Home Legal & Insurance Chris Macwilliam – Partner and Head of Employment at Clough and Willis...

Chris Macwilliam – Partner and Head of Employment at Clough and Willis – discusses why employment law planning will be key for companies as the government’s financial support continues to wind down

Monday saw the lifting of most restrictions guiding our lives in England. Welcomed by some, feared by others – there’s no doubting it was a milestone in the pandemic. In just a couple of months, the furlough scheme is also set to end which will be a make or break turning point for businesses across the North West as for the first time in 18 months they will face the future without direct financial support from the government.

Many feel it will be long overdue, but for thousands of firms it’s a daunting prospect and it may see the closure of long established companies which will be a crying shame. To demonstrate that unease, we have seen a big jump in enquiries from employers looking for advice about making redundancies, redundancy procedures and settlement agreements for staff leaving through this route.

The immediate assumption might be that this demand is coming from hospitality and travel – the two industries that have been most devastated – but in reality, enquiries are also coming from manufacturers, retailers, and the professional service sectors. That is a worrying trend and clearly demonstrates that many businesses are facing up to the grim reality that they will be letting workers go in order to ensure their long-term survival.

The reasons cited to us are numerous – from a loss of work and revenue since the pandemic started, to cashflow challenges, as well as the inability to pay staff without central support and a lack of confidence that a sustained bounce back will come anytime soon.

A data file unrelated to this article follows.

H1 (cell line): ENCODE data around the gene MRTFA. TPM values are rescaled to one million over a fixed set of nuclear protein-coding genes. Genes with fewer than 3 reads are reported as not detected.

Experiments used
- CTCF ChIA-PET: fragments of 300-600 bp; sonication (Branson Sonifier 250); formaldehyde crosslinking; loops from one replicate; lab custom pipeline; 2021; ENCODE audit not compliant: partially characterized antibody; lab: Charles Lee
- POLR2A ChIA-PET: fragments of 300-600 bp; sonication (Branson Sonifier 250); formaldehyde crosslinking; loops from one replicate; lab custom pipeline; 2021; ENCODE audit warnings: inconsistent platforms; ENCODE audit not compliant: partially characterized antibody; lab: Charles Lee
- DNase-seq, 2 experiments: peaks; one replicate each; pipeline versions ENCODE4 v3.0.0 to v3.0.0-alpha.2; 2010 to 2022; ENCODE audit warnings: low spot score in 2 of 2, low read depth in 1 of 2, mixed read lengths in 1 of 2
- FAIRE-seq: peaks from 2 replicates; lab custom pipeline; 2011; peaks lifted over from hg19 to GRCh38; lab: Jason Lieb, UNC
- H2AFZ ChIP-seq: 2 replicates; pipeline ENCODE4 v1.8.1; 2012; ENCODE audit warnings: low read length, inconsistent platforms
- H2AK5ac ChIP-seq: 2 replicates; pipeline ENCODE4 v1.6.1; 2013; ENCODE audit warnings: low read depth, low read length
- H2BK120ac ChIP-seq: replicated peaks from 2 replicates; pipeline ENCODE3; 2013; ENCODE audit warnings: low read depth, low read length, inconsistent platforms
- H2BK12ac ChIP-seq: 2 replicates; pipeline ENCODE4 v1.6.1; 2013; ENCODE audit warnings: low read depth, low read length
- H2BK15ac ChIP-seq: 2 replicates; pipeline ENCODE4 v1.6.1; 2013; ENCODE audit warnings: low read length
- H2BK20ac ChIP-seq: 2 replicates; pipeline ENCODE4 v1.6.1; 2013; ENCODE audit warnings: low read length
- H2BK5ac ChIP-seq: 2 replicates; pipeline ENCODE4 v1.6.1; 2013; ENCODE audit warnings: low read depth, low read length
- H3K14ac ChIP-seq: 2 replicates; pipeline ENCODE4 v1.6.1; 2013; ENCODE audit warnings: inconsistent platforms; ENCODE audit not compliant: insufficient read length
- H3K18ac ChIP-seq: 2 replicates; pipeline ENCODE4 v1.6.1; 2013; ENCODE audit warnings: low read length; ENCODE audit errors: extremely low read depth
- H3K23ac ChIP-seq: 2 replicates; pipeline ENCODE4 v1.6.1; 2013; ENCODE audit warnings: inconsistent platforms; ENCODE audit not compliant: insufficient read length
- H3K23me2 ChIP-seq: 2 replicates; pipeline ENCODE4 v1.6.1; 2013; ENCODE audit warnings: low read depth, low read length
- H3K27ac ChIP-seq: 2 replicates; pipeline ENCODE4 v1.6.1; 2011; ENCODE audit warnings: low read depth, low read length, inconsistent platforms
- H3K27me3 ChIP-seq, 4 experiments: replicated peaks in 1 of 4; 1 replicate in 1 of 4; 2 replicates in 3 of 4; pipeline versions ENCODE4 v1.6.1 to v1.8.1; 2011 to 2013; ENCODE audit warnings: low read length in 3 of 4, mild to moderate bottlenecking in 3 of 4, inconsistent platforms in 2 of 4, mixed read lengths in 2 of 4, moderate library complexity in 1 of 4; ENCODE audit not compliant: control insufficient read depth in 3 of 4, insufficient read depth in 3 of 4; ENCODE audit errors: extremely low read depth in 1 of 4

Offering advice to employers around these issues is heart-breaking, but the single most important thing they can do is to ensure that a fair procedure is followed and that all agreements are drafted correctly. Doing that will protect both the business and employee and will mitigate any potential bad feelings or subsequent actions.

Forward planning is therefore key as is managing retained staff carefully and sensitively as after so long some may not want to return to the workplace or might be scared to do so; whilst others may simply want to work from home more as it gives them a better work life balance. If you’re prepared to be flexible, then amendments to employment contracts to cover changes in working practices and terms will probably be needed.

Also, employers may want to reduce their employees’ hours which would again mean changes to employment contracts; preferably by agreement, but they may need to be forced through. If that happens then it’s even more important to get the procedure and paperwork right to avoid unfair dismissal claims.

The next few months are going to be critical for thousands of companies and hard decisions will need to be made. That’s going to take resilience, determination and compassion. But the onus is on employers to protect themselves and their workers otherwise the potential financial and emotional cost to all parties will be yet another sad legacy of COVID.

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